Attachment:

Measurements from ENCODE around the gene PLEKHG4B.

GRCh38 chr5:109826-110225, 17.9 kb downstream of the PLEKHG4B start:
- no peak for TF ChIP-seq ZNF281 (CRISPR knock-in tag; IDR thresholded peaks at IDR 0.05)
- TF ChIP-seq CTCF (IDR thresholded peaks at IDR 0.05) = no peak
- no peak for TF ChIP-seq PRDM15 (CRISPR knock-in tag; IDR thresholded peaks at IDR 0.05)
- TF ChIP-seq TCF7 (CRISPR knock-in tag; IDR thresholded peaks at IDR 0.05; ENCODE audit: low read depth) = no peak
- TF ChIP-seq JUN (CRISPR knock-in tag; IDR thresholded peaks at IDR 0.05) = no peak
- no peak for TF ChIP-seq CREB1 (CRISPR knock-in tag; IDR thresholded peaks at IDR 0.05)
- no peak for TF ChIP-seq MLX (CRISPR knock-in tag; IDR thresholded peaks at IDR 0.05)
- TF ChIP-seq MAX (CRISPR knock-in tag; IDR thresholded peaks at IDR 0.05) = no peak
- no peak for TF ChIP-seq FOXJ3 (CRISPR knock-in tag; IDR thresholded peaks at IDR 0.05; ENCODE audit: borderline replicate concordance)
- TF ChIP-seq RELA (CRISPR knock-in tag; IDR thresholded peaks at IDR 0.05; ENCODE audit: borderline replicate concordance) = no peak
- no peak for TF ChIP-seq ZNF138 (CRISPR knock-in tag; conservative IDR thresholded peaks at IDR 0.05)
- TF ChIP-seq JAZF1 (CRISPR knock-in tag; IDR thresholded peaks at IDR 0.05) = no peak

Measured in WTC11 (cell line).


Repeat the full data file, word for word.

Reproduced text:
Measurements from ENCODE around the gene PLEKHG4B.

GRCh38 chr5:109826-110225, 17.9 kb downstream of the PLEKHG4B start:
- no peak for TF ChIP-seq ZNF281 (CRISPR knock-in tag; IDR thresholded peaks at IDR 0.05)
- TF ChIP-seq CTCF (IDR thresholded peaks at IDR 0.05) = no peak
- no peak for TF ChIP-seq PRDM15 (CRISPR knock-in tag; IDR thresholded peaks at IDR 0.05)
- TF ChIP-seq TCF7 (CRISPR knock-in tag; IDR thresholded peaks at IDR 0.05; ENCODE audit: low read depth) = no peak
- TF ChIP-seq JUN (CRISPR knock-in tag; IDR thresholded peaks at IDR 0.05) = no peak
- no peak for TF ChIP-seq CREB1 (CRISPR knock-in tag; IDR thresholded peaks at IDR 0.05)
- no peak for TF ChIP-seq MLX (CRISPR knock-in tag; IDR thresholded peaks at IDR 0.05)
- TF ChIP-seq MAX (CRISPR knock-in tag; IDR thresholded peaks at IDR 0.05) = no peak
- no peak for TF ChIP-seq FOXJ3 (CRISPR knock-in tag; IDR thresholded peaks at IDR 0.05; ENCODE audit: borderline replicate concordance)
- TF ChIP-seq RELA (CRISPR knock-in tag; IDR thresholded peaks at IDR 0.05; ENCODE audit: borderline replicate concordance) = no peak
- no peak for TF ChIP-seq ZNF138 (CRISPR knock-in tag; conservative IDR thresholded peaks at IDR 0.05)
- TF ChIP-seq JAZF1 (CRISPR knock-in tag; IDR thresholded peaks at IDR 0.05) = no peak

Measured in WTC11 (cell line).